Dissertation/Thesis Abstract

Self-Compassion as a Moderator between Emotion Regulation and Interpersonal Functioning
by Lapinski, Laura, M.A., Southern Illinois University at Edwardsville, 2019, 42; 13864585
Abstract (Summary)

Self-compassion is a construct used to define the feelings of kindness and caring an individual shows to themselves. There are three distinct components necessary to practice self-compassion: self-kindness, common humanity, and mindfulness. The purpose of this study was to examine how to best use self-compassion to improve emotion regulation thus improving interpersonal functioning as such knowledge would be beneficial in our everyday life as well as in mental health treatments. Participants were 125 undergraduate students who completed online surveys on self-compassion, emotion regulation and maladaptive interpersonal functioning. The study found there was a significant relationship between self-compassion and emotion regulation as well as emotion regulation and maladaptive interpersonal functioning. Although self-compassion did not moderate the relations between emotion regulation and interpersonal functioning, the initial results suggest how self-compassion can be further used in clinical practice to enhance emotion regulation and interpersonal functioning.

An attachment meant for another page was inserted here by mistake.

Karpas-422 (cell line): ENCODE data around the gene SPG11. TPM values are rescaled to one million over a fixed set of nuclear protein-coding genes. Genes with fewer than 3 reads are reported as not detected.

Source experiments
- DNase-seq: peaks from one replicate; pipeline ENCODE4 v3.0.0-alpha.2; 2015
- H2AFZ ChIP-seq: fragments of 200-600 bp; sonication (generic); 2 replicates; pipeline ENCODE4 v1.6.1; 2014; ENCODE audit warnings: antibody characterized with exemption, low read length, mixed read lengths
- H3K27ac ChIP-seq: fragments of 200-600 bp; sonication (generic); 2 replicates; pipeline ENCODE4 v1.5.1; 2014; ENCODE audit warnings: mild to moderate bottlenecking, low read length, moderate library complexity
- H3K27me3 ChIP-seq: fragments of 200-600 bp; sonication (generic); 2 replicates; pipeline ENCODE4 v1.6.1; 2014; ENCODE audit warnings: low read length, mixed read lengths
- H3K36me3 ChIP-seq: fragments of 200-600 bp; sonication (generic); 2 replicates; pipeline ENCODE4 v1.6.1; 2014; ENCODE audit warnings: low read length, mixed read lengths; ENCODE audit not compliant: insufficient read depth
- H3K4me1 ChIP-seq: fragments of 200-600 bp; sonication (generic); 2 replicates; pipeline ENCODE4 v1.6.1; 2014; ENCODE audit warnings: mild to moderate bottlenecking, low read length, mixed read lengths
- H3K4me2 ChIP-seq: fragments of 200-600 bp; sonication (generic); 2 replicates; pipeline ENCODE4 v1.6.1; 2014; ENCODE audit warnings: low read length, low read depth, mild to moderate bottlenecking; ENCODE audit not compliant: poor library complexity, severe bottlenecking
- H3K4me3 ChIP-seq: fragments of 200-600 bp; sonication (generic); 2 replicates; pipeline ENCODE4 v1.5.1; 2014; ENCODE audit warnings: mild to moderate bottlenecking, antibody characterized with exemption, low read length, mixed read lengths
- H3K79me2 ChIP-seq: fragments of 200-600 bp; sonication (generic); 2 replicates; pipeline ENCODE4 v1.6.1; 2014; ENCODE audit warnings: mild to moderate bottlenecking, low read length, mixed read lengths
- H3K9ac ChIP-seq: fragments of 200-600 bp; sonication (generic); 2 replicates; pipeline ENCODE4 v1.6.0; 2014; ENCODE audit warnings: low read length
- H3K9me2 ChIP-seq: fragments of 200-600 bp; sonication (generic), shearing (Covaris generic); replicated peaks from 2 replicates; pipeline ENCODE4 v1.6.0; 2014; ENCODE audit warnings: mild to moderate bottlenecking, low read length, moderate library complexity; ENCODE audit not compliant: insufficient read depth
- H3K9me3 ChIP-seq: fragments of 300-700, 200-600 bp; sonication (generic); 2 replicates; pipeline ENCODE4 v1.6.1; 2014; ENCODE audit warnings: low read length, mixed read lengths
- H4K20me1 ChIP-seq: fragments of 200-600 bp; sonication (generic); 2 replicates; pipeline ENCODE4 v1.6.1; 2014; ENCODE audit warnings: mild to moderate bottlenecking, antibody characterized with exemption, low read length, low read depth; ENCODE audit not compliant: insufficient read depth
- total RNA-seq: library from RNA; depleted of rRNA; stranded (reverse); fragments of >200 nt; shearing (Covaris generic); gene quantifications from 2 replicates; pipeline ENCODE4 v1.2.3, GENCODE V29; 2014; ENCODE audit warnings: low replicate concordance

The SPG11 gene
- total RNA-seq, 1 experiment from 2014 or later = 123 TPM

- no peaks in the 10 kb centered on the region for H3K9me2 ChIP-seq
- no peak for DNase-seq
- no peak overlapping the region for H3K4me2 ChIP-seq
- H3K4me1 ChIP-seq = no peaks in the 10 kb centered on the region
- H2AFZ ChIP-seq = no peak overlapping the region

Indexing (document details)
Advisor: Ro, Eunyoe
Commitee: Pomerantz, Andrew, Segrist, Dan
School: Southern Illinois University at Edwardsville
Department: Psychology
School Location: United States -- Illinois
Source: MAI 58/06M(E), Masters Abstracts International
Subjects: Clinical psychology
Keywords: Emotion regulation, Interpersonal functioning, Self-compassion
Publication Number: 13864585
ISBN: 978-1-392-26029-6
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